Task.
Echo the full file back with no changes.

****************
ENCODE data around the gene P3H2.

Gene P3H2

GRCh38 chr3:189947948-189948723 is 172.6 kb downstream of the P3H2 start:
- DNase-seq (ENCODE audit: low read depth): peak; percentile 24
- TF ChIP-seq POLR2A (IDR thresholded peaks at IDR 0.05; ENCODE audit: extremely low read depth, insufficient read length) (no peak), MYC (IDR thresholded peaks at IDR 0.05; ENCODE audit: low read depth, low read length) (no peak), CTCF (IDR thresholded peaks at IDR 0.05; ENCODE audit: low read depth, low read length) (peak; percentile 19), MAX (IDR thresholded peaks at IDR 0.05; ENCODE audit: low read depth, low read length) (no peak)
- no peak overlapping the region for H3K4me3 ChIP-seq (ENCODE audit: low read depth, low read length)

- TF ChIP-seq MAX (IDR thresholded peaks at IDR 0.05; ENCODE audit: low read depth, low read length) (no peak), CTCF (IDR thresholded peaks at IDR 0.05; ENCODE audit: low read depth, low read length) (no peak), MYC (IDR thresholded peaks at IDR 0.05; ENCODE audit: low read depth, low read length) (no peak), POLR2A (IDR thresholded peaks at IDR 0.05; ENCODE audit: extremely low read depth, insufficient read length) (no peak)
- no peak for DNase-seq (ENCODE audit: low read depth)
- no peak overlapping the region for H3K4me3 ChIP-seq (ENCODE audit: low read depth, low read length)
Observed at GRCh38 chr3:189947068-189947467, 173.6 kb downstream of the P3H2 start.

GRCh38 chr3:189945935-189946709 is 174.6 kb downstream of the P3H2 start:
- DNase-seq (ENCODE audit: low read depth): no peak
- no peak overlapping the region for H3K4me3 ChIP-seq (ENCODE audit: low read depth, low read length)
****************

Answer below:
ENCODE data around the gene P3H2.

Gene P3H2

GRCh38 chr3:189947948-189948723 is 172.6 kb downstream of the P3H2 start:
- DNase-seq (ENCODE audit: low read depth): peak; percentile 24
- TF ChIP-seq POLR2A (IDR thresholded peaks at IDR 0.05; ENCODE audit: extremely low read depth, insufficient read length) (no peak), MYC (IDR thresholded peaks at IDR 0.05; ENCODE audit: low read depth, low read length) (no peak), CTCF (IDR thresholded peaks at IDR 0.05; ENCODE audit: low read depth, low read length) (peak; percentile 19), MAX (IDR thresholded peaks at IDR 0.05; ENCODE audit: low read depth, low read length) (no peak)
- no peak overlapping the region for H3K4me3 ChIP-seq (ENCODE audit: low read depth, low read length)

- TF ChIP-seq MAX (IDR thresholded peaks at IDR 0.05; ENCODE audit: low read depth, low read length) (no peak), CTCF (IDR thresholded peaks at IDR 0.05; ENCODE audit: low read depth, low read length) (no peak), MYC (IDR thresholded peaks at IDR 0.05; ENCODE audit: low read depth, low read length) (no peak), POLR2A (IDR thresholded peaks at IDR 0.05; ENCODE audit: extremely low read depth, insufficient read length) (no peak)
- no peak for DNase-seq (ENCODE audit: low read depth)
- no peak overlapping the region for H3K4me3 ChIP-seq (ENCODE audit: low read depth, low read length)
Observed at GRCh38 chr3:189947068-189947467, 173.6 kb downstream of the P3H2 start.

GRCh38 chr3:189945935-189946709 is 174.6 kb downstream of the P3H2 start:
- DNase-seq (ENCODE audit: low read depth): no peak
- no peak overlapping the region for H3K4me3 ChIP-seq (ENCODE audit: low read depth, low read length)